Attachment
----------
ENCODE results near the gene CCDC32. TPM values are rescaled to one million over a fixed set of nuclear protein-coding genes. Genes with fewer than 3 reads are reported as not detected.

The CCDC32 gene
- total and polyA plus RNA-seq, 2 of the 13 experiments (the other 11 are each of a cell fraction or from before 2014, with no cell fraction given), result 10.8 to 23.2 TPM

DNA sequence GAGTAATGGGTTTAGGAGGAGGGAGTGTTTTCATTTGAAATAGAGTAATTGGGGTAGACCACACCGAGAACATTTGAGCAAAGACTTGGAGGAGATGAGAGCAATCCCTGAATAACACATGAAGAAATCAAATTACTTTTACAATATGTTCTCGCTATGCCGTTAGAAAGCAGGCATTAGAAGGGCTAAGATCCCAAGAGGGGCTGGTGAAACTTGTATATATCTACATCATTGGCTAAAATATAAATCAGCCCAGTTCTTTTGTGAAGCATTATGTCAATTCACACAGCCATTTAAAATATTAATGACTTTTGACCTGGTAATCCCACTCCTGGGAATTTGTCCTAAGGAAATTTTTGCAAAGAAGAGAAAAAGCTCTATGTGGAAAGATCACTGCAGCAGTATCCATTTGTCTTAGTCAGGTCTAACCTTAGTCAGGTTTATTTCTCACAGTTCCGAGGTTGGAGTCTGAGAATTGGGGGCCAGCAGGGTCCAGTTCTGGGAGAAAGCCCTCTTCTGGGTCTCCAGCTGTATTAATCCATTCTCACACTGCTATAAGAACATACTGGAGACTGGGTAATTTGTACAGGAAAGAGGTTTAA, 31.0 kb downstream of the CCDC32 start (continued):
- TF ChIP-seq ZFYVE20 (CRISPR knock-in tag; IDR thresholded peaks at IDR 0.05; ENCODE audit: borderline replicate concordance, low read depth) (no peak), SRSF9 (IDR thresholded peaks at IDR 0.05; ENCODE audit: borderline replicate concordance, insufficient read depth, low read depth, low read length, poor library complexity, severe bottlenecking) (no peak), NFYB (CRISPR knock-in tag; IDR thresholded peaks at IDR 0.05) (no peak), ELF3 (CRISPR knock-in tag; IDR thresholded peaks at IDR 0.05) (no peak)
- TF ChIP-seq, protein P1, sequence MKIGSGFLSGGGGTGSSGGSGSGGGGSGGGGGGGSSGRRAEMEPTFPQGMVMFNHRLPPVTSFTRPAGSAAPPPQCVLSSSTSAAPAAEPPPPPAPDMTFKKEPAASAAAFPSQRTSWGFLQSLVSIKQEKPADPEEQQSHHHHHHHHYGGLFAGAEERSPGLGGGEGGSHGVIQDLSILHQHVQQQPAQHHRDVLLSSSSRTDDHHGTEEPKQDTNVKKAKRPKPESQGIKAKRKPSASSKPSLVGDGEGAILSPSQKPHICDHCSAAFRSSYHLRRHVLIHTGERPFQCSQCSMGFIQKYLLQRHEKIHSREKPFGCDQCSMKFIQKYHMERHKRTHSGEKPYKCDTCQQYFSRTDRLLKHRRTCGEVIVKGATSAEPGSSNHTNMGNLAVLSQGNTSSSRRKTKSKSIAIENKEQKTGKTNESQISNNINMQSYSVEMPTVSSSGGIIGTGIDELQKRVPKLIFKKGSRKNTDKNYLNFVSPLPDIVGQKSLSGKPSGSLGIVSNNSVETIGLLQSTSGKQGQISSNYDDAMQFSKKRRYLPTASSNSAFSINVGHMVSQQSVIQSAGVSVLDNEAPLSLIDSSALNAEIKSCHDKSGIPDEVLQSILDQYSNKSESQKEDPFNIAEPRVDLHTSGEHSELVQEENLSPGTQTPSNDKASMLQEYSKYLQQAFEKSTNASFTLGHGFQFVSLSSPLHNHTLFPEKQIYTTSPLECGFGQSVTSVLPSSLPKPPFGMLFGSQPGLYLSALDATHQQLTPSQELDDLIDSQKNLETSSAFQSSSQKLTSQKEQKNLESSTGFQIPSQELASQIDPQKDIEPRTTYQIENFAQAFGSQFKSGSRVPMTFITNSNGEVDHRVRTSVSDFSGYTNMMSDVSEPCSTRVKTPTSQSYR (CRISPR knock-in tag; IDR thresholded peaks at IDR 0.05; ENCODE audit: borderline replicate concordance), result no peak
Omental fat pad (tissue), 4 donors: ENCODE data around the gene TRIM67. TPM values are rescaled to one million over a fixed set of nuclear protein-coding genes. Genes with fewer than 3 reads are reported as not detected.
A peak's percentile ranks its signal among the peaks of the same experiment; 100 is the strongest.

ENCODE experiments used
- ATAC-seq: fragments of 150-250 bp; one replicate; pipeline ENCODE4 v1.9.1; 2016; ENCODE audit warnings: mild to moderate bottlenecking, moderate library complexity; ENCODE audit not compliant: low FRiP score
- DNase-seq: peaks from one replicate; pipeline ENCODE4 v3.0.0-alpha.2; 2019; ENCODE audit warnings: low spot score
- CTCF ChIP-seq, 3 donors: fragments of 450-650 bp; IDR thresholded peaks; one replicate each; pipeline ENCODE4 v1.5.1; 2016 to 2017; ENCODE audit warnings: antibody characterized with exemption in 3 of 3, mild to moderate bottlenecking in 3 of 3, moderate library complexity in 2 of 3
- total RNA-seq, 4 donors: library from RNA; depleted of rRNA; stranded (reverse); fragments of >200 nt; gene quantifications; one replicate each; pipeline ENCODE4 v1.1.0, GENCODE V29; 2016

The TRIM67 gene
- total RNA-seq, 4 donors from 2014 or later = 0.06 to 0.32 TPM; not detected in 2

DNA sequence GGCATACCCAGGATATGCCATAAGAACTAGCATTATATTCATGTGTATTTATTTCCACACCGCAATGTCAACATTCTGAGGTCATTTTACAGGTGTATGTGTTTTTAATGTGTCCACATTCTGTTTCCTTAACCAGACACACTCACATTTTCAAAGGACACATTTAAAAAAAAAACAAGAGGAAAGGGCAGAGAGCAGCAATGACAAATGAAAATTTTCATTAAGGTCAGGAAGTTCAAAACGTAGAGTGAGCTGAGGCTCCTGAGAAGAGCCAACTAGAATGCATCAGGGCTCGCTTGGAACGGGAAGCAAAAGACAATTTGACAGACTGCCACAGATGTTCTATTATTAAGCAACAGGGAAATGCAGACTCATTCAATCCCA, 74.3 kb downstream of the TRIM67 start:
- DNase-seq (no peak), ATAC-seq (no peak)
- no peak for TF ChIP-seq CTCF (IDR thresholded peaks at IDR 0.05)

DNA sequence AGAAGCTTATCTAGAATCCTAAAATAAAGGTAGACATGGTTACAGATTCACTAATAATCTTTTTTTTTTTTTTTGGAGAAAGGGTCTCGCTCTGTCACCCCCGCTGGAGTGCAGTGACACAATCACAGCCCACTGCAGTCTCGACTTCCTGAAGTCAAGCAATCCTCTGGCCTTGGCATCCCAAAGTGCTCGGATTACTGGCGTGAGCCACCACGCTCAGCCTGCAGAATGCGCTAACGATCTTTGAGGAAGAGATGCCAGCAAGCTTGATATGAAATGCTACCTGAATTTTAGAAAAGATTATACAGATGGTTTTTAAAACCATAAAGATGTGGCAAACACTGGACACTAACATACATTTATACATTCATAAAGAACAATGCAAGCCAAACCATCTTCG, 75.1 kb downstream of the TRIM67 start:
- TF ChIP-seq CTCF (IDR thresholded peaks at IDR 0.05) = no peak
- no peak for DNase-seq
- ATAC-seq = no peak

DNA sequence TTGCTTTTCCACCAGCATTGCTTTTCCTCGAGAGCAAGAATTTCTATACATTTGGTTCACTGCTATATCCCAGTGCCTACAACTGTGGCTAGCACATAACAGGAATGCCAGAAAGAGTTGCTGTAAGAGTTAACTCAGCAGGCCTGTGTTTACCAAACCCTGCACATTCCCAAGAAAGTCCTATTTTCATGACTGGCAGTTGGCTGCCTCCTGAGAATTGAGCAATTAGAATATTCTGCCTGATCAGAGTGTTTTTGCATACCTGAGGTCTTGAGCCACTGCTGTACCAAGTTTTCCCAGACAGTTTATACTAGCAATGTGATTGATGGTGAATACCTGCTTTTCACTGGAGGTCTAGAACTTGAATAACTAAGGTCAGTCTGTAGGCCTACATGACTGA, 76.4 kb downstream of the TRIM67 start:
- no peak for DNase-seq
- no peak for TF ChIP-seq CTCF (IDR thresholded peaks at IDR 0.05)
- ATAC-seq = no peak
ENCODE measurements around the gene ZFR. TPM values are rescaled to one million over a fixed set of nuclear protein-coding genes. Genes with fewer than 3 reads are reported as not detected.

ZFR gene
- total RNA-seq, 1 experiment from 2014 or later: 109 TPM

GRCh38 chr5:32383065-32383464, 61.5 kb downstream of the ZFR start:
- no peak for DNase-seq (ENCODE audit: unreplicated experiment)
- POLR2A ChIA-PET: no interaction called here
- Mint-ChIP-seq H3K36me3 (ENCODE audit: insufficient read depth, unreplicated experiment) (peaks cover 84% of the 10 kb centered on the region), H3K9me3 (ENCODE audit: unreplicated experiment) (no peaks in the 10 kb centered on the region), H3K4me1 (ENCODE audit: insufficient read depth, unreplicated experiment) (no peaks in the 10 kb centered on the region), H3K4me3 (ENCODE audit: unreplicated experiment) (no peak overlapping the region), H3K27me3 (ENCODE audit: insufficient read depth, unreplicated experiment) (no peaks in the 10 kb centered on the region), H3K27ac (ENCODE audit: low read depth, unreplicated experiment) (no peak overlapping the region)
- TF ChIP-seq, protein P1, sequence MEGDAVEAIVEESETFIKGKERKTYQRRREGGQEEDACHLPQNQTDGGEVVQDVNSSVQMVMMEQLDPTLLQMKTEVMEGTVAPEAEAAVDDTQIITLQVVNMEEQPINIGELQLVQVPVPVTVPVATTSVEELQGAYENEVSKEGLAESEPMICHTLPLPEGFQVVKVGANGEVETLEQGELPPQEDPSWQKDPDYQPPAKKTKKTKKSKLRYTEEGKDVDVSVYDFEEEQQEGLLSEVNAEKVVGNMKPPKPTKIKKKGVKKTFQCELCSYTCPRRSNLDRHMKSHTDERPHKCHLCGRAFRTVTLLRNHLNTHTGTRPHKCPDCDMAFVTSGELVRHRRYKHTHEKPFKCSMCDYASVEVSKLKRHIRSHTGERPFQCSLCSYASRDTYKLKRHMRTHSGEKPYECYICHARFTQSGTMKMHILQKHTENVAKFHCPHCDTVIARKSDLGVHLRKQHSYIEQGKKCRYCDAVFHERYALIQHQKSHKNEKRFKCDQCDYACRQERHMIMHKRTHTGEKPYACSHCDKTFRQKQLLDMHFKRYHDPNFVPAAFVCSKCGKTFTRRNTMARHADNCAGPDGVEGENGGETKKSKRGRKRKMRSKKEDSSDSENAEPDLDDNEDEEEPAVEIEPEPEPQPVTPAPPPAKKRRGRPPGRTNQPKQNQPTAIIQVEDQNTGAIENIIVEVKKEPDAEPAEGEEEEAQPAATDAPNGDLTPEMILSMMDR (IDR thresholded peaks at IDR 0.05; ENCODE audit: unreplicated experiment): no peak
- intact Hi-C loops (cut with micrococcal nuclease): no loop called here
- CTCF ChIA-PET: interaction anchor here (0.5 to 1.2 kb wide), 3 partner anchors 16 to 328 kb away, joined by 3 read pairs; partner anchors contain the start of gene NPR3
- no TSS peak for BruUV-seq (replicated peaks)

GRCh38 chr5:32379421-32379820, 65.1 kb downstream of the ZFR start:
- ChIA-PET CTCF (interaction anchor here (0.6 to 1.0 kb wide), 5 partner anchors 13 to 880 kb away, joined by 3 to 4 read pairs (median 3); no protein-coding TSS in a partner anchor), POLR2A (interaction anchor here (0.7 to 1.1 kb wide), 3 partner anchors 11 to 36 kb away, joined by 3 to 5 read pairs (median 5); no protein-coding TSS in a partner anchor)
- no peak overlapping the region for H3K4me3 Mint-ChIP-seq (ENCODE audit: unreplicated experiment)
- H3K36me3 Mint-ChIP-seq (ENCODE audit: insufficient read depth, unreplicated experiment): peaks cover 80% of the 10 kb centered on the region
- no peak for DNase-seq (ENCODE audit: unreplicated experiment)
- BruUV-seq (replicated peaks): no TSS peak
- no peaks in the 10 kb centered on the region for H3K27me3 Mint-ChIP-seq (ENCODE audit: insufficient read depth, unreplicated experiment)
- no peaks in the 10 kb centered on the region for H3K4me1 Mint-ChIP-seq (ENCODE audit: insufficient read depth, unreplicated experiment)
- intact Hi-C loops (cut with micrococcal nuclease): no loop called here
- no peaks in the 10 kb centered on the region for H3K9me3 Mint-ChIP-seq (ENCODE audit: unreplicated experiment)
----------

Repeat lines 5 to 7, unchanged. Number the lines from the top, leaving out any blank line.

- TF ChIP-seq ZFYVE20 (CRISPR knock-in tag; IDR thresholded peaks at IDR 0.05; ENCODE audit: borderline replicate concordance, low read depth) (no peak), SRSF9 (IDR thresholded peaks at IDR 0.05; ENCODE audit: borderline replicate concordance, insufficient read depth, low read depth, low read length, poor library complexity, severe bottlenecking) (no peak), NFYB (CRISPR knock-in tag; IDR thresholded peaks at IDR 0.05) (no peak), ELF3 (CRISPR knock-in tag; IDR thresholded peaks at IDR 0.05) (no peak)
- TF ChIP-seq, protein P1, sequence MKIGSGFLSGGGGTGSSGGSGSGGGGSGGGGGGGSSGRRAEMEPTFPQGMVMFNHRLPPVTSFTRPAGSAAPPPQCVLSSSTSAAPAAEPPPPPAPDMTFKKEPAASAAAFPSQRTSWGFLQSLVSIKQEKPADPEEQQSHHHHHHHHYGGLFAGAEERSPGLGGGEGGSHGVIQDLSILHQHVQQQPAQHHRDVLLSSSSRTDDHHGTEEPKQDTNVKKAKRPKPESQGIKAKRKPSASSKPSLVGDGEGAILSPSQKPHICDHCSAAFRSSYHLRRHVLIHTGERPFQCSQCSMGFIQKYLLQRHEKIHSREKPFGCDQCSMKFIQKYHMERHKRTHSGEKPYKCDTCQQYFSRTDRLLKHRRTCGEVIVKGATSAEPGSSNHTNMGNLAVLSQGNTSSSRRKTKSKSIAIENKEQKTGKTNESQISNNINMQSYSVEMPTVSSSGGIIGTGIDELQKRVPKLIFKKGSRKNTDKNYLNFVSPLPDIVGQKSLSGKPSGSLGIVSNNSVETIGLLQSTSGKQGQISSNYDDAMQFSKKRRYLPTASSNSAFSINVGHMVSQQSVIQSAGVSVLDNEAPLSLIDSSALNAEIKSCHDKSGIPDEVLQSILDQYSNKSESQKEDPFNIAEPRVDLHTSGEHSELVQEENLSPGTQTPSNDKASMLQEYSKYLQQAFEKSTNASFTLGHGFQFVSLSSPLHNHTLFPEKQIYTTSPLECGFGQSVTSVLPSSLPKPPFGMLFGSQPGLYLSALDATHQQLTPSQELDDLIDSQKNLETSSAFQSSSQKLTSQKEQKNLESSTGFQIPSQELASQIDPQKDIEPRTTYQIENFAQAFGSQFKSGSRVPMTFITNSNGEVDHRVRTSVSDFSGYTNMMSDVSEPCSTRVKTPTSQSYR (CRISPR knock-in tag; IDR thresholded peaks at IDR 0.05; ENCODE audit: borderline replicate concordance), result no peak
Omental fat pad (tissue), 4 donors: ENCODE data around the gene TRIM67. TPM values are rescaled to one million over a fixed set of nuclear protein-coding genes. Genes with fewer than 3 reads are reported as not detected.